What are jumbo loans?
A jumbo loan is a mortgage on any property whose loan value is higher than the current “Conforming Loan Limit” of $453,100. The $453,100 figure actually goes into effect on January 1, 2018. Any conventional loans closed before then are limited to $424,100.
There is no maximum limit for jumbo loans.
The minimum down payment is 10%.
Generally, when discussing jumbo loans, we’re talking about mortgages for primary residences, second homes, or buy-and-hold investment properties. In other words, loans that look a lot like their conventional counterparts other than the loan amount.
Of course, there are options for the more specialized, high-balance loans like hard money, subprime, bridge loans, etc. However, these loans don’t have conventional counterparts, so there is generally nothing that separates them as far as size goes.
What are the main differences between jumbo loans and a conventional loan?
The quick answer: Jumbo loans have investor-specific guidelines while conventional loans largely cleave directly to Fannie Mae or Freddie Mac guidelines.
With conventional loans, each lender starts with the exact same set of guidelines, either from Freddie Mac or Fannie Mae. Some lenders underwrite directly from those guides. Some lenders choose to mitigate their risk even further by issuing their own set of “overlays.” Overlays essentially tighten various aspects of the underlying guidelines. For instance, a lender may have a maximum Debt-To-Income ratio of 43% even though the Freddie Mac guidelines max out at 50.49%.
With jumbo loans, there are no GSEs (Government Sponsored Entities) like Fannie or Freddie writing guidelines. Lenders may keep the loans they issue on their books, collecting payments and servicing the loan. More likely though, they have institutional investors they work with (large banks whose names your probably recognize) that are willing to buy the mortgage once it’s been originated. The investors usually offer guidance to the lender based on the types of loans they would like to purchase. That guidance is compiled into guidelines.
Since these loans aren’t backed by Fannie or Freddie, one of two things happens: the guidelines are more conservative in order to offer competitive rates or the guidelines are looser with much higher rates.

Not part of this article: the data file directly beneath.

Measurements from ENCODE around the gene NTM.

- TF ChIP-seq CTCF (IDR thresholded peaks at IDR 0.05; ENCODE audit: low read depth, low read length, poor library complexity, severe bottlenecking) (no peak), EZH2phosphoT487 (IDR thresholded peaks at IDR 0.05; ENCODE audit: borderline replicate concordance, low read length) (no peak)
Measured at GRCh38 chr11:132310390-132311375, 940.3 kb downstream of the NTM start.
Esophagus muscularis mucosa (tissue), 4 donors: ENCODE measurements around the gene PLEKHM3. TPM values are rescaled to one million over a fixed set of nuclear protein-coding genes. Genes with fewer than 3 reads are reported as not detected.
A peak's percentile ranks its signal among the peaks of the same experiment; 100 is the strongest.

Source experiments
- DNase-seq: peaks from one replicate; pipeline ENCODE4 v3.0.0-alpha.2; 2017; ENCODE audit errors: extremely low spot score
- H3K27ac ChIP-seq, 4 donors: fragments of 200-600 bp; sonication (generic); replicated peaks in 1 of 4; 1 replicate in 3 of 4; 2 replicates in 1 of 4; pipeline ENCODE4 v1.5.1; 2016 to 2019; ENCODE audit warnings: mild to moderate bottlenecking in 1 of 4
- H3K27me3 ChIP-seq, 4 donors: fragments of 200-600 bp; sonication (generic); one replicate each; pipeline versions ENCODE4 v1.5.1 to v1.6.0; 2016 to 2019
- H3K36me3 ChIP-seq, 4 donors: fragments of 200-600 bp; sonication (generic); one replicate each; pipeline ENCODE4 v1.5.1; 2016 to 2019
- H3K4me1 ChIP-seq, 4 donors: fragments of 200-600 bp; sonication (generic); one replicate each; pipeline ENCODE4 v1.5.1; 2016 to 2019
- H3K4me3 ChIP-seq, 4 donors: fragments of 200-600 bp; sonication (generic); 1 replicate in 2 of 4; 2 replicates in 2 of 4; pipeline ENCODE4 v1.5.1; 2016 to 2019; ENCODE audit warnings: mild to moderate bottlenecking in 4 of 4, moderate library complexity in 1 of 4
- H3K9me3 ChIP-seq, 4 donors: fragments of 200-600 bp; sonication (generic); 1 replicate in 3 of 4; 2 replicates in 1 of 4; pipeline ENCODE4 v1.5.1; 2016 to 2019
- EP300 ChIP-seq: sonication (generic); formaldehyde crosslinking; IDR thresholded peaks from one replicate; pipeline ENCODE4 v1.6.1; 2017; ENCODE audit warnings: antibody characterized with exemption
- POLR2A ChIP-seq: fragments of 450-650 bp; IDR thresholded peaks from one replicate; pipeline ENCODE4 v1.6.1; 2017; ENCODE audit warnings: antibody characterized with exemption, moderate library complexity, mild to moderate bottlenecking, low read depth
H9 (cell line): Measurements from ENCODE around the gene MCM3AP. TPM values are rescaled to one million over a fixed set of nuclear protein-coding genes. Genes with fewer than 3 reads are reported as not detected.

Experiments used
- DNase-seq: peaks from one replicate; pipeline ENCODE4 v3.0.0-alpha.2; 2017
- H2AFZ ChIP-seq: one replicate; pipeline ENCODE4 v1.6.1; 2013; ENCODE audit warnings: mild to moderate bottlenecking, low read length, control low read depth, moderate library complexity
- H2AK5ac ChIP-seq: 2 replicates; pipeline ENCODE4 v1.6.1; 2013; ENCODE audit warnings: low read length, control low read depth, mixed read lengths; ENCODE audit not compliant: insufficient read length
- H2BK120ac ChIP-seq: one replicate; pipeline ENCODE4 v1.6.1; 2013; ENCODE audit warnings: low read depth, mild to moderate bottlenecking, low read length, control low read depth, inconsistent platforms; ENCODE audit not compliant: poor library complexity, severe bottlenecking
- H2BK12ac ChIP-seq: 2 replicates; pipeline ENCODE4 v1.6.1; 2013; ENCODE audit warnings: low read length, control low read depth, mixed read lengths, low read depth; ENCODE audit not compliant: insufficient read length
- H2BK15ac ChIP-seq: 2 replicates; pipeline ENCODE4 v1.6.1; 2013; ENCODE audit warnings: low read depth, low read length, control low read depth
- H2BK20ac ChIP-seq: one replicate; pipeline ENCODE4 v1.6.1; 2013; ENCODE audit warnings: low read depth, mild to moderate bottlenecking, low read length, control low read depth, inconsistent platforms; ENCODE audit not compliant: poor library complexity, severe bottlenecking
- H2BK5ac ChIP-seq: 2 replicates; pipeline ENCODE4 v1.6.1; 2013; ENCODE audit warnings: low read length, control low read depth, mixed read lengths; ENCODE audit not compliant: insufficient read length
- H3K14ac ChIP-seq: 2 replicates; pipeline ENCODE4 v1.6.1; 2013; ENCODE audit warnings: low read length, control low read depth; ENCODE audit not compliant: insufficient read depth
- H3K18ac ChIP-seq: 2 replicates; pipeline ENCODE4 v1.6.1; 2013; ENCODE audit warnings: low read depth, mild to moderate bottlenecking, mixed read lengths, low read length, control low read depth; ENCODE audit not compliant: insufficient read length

Do jumbo loans cost more or have higher interest rates?
As mentioned earlier: probably. At ATL Mortgage we strive to minimize the difference in costs. Let’s take a look at a couple of examples from today November 28th.
Scenario A: Conventional
Purchase Price: $500,000
Down Payment: 20% / $100,000
Loan Amount: $400,000
Middle Credit Score: 740
Interest Rate 3.875%
Lender Fees: $0
Scenario B: Jumbo
Purchase Price: $1,000,000
Down Payment: 20% / $200,000
Loan Amount: $800,000
Credit Score: 740
Interest Rate: 4.000%
Lender Credit: $2,926
Are There Alternatives To Jumbo Loans?
Yes: buy a cheaper house. Just kidding. You can use a Home Equity Line of Credit (HELOC) stacked on top of a conventional loan to approximate a jumbo loan.
There are a few reasons you may want to do this:
- You qualify for a purchase under conventional guidelines, but not under jumbo guidelines.
- You are expecting to be able to quickly pay off the HELOC using an upcoming lump sum. For instance in the case of a pending sale of your current property that is closing after your purchase.
- If the rate on jumbo loans is considerably higher than that of a conventional loan.
- (This doesn’t happen with ATL Mortgage, fyi).
How long does it take to close a jumbo loan?
Jumbo loans take a little longer to close than conventional loans. We can close them in 25-28 days. Read out post on how to close quickly, so you can partner with us in getting things done quickly and efficiently.